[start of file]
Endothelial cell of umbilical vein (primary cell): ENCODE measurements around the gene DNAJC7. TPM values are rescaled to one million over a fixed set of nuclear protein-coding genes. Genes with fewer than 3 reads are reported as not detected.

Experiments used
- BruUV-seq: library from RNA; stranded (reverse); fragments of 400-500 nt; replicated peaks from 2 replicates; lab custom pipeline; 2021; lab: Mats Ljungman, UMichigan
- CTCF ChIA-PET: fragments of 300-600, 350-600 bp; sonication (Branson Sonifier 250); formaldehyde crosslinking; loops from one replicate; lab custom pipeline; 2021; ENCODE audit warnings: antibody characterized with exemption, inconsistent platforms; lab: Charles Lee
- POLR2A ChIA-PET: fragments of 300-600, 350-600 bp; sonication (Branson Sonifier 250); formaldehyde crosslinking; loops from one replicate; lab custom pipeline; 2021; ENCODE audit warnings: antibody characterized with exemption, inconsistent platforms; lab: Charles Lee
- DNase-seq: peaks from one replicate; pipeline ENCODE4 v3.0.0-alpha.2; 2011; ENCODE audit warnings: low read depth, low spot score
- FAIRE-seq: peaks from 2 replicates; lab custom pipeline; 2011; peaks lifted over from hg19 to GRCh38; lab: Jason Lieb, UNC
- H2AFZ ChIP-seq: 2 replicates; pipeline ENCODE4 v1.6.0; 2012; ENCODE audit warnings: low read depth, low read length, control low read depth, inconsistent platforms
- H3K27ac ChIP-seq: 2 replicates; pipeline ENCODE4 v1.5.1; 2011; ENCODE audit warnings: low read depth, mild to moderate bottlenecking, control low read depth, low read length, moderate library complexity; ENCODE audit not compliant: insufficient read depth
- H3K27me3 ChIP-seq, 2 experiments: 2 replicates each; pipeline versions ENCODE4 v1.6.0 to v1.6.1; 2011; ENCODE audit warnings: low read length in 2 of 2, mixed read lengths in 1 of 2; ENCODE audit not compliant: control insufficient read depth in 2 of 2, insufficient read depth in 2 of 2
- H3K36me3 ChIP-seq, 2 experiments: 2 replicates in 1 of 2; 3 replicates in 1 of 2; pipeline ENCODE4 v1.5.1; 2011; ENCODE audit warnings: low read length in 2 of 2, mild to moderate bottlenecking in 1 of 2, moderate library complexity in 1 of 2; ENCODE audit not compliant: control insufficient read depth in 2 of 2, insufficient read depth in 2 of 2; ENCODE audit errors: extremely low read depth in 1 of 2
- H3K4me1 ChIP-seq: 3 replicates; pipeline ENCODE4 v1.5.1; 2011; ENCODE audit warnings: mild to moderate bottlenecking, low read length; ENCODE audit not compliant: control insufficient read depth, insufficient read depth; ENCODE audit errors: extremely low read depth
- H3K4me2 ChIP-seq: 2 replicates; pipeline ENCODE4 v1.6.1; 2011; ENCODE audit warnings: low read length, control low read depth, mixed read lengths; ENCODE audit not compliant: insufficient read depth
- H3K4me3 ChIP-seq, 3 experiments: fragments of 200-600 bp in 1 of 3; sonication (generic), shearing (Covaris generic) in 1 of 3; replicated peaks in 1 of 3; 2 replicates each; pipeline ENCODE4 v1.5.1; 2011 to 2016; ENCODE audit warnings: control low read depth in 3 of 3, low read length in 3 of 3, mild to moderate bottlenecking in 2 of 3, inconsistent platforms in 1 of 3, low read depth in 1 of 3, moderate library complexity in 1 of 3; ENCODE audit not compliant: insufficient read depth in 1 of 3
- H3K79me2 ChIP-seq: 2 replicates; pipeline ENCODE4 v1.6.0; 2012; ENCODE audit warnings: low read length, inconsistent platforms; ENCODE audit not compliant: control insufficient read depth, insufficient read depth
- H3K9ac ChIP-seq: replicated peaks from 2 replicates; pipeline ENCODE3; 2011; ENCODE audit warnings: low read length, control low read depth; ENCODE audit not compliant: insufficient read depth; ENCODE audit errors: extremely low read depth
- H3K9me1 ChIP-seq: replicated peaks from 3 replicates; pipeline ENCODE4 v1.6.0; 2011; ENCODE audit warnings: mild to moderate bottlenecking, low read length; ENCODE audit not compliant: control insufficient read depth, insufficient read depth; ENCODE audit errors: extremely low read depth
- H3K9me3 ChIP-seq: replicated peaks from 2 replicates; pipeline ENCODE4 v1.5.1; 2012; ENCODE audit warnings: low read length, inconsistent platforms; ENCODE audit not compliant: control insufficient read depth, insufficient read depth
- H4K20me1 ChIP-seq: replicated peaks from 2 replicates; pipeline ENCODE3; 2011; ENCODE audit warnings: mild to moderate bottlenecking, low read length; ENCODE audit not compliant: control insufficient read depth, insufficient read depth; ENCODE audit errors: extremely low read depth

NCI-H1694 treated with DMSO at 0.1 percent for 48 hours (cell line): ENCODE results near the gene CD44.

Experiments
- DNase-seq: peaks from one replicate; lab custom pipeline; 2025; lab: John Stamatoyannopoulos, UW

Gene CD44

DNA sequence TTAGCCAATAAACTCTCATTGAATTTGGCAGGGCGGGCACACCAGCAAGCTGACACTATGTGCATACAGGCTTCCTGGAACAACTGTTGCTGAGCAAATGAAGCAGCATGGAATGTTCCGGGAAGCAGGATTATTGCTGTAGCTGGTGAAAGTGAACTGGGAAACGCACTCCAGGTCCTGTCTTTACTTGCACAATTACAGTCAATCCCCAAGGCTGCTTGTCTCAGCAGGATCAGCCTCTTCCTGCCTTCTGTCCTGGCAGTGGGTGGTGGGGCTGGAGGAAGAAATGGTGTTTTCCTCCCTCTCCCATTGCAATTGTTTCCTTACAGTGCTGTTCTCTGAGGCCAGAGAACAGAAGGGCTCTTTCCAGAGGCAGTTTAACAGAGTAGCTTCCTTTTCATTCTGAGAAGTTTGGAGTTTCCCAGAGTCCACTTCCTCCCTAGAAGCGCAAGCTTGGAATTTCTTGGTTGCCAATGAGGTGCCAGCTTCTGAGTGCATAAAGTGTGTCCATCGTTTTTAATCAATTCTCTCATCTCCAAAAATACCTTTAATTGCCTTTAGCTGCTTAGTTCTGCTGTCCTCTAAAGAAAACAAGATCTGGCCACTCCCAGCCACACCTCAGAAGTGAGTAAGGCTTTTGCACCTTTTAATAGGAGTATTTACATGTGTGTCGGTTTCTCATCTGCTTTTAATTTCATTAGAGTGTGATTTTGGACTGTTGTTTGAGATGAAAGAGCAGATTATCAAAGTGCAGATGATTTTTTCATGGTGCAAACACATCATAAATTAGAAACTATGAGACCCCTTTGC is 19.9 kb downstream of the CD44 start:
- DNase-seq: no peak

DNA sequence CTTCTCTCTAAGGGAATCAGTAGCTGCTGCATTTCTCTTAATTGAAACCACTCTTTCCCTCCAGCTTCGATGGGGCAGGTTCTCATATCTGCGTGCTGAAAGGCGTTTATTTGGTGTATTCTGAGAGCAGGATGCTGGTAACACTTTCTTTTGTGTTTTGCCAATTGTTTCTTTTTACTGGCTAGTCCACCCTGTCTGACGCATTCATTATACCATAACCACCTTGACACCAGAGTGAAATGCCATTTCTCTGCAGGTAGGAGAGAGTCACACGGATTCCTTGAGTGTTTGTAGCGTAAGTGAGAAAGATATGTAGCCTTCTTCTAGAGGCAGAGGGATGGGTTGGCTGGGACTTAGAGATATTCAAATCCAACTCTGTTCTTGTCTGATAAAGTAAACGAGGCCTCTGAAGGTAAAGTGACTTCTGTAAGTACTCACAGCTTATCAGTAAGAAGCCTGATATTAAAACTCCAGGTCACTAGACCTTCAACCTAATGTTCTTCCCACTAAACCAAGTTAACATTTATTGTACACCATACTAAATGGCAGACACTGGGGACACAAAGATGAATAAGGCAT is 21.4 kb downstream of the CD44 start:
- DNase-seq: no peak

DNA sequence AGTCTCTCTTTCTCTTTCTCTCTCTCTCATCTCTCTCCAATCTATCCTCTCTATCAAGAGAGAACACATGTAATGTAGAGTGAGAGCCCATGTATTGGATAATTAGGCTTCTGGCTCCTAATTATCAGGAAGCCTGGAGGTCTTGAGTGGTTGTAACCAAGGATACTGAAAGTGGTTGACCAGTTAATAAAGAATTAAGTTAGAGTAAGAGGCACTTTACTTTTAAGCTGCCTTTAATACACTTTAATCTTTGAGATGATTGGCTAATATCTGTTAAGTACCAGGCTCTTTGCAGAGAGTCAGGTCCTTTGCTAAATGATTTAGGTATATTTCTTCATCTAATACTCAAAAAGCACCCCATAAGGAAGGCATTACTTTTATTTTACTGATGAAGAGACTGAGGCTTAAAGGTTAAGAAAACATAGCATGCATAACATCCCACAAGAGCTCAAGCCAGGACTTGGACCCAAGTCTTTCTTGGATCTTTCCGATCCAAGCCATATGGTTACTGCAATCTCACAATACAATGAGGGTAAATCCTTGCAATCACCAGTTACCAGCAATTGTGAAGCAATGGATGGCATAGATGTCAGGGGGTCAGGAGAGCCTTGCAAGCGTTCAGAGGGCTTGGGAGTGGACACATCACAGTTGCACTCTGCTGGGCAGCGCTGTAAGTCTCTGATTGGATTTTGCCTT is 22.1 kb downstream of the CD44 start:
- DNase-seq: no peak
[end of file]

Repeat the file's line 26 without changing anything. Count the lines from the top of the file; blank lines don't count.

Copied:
DNA sequence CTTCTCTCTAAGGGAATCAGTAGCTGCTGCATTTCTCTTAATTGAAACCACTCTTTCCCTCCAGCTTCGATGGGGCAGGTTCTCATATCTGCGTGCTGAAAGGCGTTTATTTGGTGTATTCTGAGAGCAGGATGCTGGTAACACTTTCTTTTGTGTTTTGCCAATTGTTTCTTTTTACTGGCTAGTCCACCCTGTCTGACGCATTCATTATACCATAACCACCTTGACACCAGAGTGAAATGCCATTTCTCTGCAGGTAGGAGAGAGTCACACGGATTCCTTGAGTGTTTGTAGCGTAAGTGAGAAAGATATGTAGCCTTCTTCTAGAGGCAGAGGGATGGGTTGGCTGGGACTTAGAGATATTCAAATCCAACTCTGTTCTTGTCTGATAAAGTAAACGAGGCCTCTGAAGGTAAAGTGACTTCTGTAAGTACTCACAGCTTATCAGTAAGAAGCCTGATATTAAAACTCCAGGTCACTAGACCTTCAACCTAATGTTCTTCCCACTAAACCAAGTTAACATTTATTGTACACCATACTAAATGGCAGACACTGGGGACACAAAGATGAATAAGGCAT is 21.4 kb downstream of the CD44 start: